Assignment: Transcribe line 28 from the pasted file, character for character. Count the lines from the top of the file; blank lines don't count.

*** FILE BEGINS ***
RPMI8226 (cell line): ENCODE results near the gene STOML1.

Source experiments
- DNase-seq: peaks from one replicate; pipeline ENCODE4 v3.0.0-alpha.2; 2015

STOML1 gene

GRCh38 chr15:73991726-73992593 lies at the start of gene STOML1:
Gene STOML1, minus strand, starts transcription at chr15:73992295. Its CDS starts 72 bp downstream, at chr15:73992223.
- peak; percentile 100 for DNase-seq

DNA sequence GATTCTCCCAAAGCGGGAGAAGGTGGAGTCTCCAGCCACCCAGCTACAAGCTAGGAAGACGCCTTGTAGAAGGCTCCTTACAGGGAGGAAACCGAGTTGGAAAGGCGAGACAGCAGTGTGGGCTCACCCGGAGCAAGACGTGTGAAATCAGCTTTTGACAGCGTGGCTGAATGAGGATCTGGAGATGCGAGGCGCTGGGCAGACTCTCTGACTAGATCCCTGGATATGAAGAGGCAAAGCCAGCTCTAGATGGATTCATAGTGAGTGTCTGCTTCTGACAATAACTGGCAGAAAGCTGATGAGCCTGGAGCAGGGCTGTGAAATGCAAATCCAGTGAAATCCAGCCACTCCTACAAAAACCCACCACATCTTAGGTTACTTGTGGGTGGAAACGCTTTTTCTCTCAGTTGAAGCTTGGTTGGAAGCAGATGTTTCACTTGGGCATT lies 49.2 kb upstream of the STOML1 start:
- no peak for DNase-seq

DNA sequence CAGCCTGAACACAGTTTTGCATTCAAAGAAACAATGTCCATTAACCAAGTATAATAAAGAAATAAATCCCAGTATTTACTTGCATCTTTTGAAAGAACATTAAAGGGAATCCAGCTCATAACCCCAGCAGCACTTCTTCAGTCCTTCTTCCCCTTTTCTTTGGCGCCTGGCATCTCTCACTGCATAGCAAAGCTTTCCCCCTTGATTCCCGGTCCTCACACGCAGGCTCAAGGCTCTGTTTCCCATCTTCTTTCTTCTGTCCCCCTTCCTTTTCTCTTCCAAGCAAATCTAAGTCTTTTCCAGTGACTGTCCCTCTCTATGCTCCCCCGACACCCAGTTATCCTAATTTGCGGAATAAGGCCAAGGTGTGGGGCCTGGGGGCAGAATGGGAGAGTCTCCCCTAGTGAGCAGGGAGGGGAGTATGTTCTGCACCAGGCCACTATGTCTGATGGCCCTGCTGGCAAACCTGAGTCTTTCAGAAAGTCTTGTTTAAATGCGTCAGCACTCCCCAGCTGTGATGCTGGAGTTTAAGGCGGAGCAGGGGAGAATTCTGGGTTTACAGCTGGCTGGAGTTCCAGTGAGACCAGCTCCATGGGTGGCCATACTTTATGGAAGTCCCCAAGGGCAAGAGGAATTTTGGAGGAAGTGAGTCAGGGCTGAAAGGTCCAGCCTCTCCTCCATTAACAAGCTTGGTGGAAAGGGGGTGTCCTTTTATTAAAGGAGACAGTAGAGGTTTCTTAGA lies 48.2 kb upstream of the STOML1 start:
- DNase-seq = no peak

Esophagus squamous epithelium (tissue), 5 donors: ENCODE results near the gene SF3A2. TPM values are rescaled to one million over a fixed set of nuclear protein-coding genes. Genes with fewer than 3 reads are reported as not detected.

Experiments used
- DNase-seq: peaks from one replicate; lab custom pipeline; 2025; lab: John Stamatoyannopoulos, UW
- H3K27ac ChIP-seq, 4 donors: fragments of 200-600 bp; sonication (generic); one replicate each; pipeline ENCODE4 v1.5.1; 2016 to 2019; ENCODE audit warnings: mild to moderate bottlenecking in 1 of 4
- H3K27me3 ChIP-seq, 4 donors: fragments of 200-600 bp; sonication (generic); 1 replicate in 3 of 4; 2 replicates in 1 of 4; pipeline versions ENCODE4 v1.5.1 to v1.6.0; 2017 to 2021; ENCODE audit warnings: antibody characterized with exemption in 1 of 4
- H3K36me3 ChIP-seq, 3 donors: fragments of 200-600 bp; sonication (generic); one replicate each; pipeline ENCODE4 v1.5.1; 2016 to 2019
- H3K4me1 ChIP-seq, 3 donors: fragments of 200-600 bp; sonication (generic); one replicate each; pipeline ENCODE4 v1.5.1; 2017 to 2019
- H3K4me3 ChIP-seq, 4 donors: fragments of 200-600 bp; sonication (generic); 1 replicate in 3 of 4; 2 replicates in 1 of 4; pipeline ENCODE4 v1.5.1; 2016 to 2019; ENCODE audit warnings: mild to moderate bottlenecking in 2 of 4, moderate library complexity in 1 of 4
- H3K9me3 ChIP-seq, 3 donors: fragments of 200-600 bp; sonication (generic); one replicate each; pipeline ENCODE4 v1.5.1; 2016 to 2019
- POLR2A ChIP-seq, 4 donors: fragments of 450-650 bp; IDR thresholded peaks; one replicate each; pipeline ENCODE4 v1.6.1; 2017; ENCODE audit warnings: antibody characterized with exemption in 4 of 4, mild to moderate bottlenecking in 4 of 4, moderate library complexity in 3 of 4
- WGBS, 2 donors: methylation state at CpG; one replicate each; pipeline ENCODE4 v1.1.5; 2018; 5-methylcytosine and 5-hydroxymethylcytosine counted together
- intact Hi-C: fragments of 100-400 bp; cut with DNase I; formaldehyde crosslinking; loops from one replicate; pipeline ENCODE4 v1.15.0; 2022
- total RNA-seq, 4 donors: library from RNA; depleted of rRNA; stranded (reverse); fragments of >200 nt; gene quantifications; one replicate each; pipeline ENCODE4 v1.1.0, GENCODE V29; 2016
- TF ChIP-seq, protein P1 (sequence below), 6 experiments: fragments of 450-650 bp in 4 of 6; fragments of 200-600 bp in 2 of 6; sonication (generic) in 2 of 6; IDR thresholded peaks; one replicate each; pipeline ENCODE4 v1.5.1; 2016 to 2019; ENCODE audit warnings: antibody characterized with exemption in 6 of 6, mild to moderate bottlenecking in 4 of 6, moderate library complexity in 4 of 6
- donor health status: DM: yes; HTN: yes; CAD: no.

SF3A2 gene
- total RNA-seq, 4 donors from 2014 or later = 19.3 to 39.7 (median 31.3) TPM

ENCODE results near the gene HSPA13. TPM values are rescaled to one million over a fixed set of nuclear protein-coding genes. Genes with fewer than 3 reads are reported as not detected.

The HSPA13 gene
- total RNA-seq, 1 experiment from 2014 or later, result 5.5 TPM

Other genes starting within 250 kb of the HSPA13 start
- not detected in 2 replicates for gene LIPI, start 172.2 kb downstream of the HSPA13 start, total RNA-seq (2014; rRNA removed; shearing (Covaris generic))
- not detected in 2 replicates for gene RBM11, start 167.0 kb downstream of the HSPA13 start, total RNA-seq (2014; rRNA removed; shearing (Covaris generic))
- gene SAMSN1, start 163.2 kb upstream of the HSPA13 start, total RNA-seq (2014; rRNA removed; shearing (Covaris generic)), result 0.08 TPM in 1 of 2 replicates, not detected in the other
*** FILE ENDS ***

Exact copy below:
- total RNA-seq, 4 donors from 2014 or later = 19.3 to 39.7 (median 31.3) TPM